Craig: With Vikings' season on line, Dome is object of hope, affection

  • Article by: MARK CRAIG , Star Tribune
  • Updated: December 5, 2012 - 12:34 PM
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Minnesota Vikings running back Adrian Peterson was all smiles after the Vikings beat Detroit 34-24 at home on Nov.11.

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The Metrodome and Rudolph the Red-Nosed Reindeer have a lot in common.

Everybody calls them bad names and nobody wants them around. But then, lo and behold, there's a foggy night or a murky 6-6 season that's limping quickly toward elimination.

Then what?

Then everyone loves that little deer and the outdated dump that has served as the Vikings' claustrophobic home since 1982. The Dome's days are now numbered, but the home-field advantage it provides might be the only thing that can rescue the 2012 season, or at least prolong the suspense beyond Sunday's NFC North game against the Bears.

"I think we have the best [home-field advantage]," said coach Leslie Frazier, saying what 31 other NFL coaches would say when asked. "That's one of the reasons I'm excited about this game at Mall of America Field on Sunday."

Frazier is a good man. He'd be excited if Santa made him shovel his own coal out of the sleigh. But in this case, the Dome really is Frazier's primary reason for hope against a Bears team that dominated the Vikings 28-10 less than two weeks ago.

While the Bears have won five in a row against the Vikings in Illinois and 11 of the last 12 meetings there, they're only 3-7 in the past 10 games at the Metrodome. More importantly, the Vikings' turnover ratio this season is even at home (10 giveaways, 10 takeaways) and minus-6 on the road (11 giveaways, five takeaways).

"It gives me energy just thinking about what that noise factor will mean for our football team on Sunday," Frazier said. "Deriving energy from our fans will be a big deal towards our success."

Causing confusion for the Bears' offense on third downs and in the red zone might come in handy as well.

Since 1982, the Vikings have 154 home victories. That ranks sixth in the league behind the Broncos (172), Steelers (168), Packers (165), Patriots (161) and 49ers (160).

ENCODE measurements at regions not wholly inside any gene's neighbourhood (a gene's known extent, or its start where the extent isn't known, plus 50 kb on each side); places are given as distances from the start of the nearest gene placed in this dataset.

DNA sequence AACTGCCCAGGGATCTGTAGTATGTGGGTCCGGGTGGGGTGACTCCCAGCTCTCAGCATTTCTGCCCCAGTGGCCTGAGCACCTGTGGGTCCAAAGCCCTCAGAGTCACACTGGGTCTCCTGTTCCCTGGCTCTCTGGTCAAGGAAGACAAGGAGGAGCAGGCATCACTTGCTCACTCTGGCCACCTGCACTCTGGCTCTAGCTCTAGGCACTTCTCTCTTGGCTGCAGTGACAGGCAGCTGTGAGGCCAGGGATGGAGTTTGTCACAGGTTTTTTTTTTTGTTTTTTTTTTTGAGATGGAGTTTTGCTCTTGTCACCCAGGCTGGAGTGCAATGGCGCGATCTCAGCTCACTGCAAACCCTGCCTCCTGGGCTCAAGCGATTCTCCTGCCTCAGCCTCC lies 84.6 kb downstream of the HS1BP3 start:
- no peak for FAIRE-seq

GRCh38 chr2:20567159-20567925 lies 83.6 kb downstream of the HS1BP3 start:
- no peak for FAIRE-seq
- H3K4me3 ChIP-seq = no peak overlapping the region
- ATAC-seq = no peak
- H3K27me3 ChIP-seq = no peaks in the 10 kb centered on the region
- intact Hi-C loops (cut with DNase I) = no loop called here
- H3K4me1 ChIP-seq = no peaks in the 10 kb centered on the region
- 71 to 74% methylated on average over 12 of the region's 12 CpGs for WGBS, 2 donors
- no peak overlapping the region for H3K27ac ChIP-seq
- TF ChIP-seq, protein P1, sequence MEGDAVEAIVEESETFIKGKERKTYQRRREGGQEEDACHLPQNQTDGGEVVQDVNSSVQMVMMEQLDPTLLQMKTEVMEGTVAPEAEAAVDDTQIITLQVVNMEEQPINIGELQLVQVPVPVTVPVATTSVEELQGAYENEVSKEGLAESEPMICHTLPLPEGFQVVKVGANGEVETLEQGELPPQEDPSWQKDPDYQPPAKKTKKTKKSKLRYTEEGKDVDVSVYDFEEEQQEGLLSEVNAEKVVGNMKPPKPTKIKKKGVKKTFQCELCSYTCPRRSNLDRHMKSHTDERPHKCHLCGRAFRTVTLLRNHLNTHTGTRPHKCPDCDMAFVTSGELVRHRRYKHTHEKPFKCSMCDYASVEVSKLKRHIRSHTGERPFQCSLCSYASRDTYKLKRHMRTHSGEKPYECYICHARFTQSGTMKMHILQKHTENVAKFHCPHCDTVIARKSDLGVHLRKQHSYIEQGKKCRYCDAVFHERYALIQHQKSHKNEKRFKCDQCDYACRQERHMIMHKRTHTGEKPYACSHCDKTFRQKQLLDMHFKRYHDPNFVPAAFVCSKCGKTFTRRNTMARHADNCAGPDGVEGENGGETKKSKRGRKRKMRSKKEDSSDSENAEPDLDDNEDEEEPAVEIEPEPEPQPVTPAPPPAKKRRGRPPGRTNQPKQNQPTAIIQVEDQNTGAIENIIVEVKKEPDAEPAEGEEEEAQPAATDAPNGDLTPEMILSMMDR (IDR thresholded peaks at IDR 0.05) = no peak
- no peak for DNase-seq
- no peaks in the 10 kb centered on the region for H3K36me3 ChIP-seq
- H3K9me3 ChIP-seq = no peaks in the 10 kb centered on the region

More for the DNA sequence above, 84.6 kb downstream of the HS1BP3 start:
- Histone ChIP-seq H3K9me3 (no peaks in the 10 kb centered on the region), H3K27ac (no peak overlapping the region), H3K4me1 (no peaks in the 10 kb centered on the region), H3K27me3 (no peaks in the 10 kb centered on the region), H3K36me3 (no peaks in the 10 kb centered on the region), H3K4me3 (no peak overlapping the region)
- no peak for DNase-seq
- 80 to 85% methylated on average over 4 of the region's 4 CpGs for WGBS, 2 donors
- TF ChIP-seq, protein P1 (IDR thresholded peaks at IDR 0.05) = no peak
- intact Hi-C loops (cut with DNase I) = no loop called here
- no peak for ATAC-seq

The Vikings also have had only four losing seasons at home in the 30 years since moving into the Dome. The only team with fewer losing seasons at home is Pittsburgh, with just one.

In mid-October, ESPN published a story on NFL home-field advantages. Using the difference between a team's winning percentage at home and on the road, the Chiefs ranked No. 1 with a .262 differential among teams that have existed since 1982. The Broncos (.242) were second and the Vikings (.224) were third.

A year ago, the Vikings went 1-7 at home and 2-6 on the road. But that familiar home-field edge has returned this season. The Vikings are the only team in the league with at least five victories at home (5-1) and fewer than two on the road (1-5).

"We have to find a way to be able to execute on the road as well as we have at home, and that will come as we mature as a team and get better," Frazier said. "We haven't gotten there yet."

First things first. At 6-6, the Vikings are fading fast. They're two games down in the division and essentially two games down for the second NFC wild card because they've lost to Seattle, which is 7-5. The Redskins and Buccaneers, both 6-6, also beat the Vikings head to head.

In other words, it's time for the Dump to do her job. The same Dump that everyone can't wait to get rid of.

The situation is so desperate that Vikings linebacker Chad Greenway threw political correctness aside while agreeing that the season comes down to Sunday's game.

"We have to play accordingly and our fans have to show up accordingly, which we know they will," he said after Sunday's loss at Green Bay. "Hopefully, they're super- duper drunk. ... So drink liquor, not beer."

Well, that's certainly not a PSA you see attached to a noon kickoff.

"Yeah, I would say morning drinking," Greenway said. "Why not? You could pull an all-nighter. Then you'd have the drunk, tired guys who will really be obnoxious."

That's fine. But let's leave the sleigh driving to the red-nosed reindeer, not the red-nosed fan.

Mark Craig mark.craig@startribune.com

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